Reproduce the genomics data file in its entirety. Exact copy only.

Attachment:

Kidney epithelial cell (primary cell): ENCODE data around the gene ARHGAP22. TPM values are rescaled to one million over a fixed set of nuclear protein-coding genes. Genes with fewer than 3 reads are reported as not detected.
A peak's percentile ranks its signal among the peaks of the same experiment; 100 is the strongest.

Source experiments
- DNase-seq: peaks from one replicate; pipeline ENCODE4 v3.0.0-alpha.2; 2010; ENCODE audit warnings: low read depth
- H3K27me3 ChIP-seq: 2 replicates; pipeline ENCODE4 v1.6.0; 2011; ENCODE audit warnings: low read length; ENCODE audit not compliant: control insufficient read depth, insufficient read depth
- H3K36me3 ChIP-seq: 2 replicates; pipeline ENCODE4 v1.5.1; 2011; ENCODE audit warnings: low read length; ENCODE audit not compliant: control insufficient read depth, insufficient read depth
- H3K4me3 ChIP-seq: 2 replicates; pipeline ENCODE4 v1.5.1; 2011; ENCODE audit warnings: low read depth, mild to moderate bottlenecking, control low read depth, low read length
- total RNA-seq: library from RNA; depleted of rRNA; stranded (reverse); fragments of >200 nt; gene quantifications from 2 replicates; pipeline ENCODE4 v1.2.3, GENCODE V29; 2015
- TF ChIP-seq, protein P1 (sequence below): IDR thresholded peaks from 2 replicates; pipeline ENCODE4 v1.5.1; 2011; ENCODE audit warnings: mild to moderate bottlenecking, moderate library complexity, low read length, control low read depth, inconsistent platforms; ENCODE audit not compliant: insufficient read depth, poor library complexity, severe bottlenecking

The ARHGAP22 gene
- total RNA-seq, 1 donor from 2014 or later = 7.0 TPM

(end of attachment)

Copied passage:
Kidney epithelial cell (primary cell): ENCODE data around the gene ARHGAP22. TPM values are rescaled to one million over a fixed set of nuclear protein-coding genes. Genes with fewer than 3 reads are reported as not detected.
A peak's percentile ranks its signal among the peaks of the same experiment; 100 is the strongest.

Source experiments
- DNase-seq: peaks from one replicate; pipeline ENCODE4 v3.0.0-alpha.2; 2010; ENCODE audit warnings: low read depth
- H3K27me3 ChIP-seq: 2 replicates; pipeline ENCODE4 v1.6.0; 2011; ENCODE audit warnings: low read length; ENCODE audit not compliant: control insufficient read depth, insufficient read depth
- H3K36me3 ChIP-seq: 2 replicates; pipeline ENCODE4 v1.5.1; 2011; ENCODE audit warnings: low read length; ENCODE audit not compliant: control insufficient read depth, insufficient read depth
- H3K4me3 ChIP-seq: 2 replicates; pipeline ENCODE4 v1.5.1; 2011; ENCODE audit warnings: low read depth, mild to moderate bottlenecking, control low read depth, low read length
- total RNA-seq: library from RNA; depleted of rRNA; stranded (reverse); fragments of >200 nt; gene quantifications from 2 replicates; pipeline ENCODE4 v1.2.3, GENCODE V29; 2015
- TF ChIP-seq, protein P1 (sequence below): IDR thresholded peaks from 2 replicates; pipeline ENCODE4 v1.5.1; 2011; ENCODE audit warnings: mild to moderate bottlenecking, moderate library complexity, low read length, control low read depth, inconsistent platforms; ENCODE audit not compliant: insufficient read depth, poor library complexity, severe bottlenecking

The ARHGAP22 gene
- total RNA-seq, 1 donor from 2014 or later = 7.0 TPM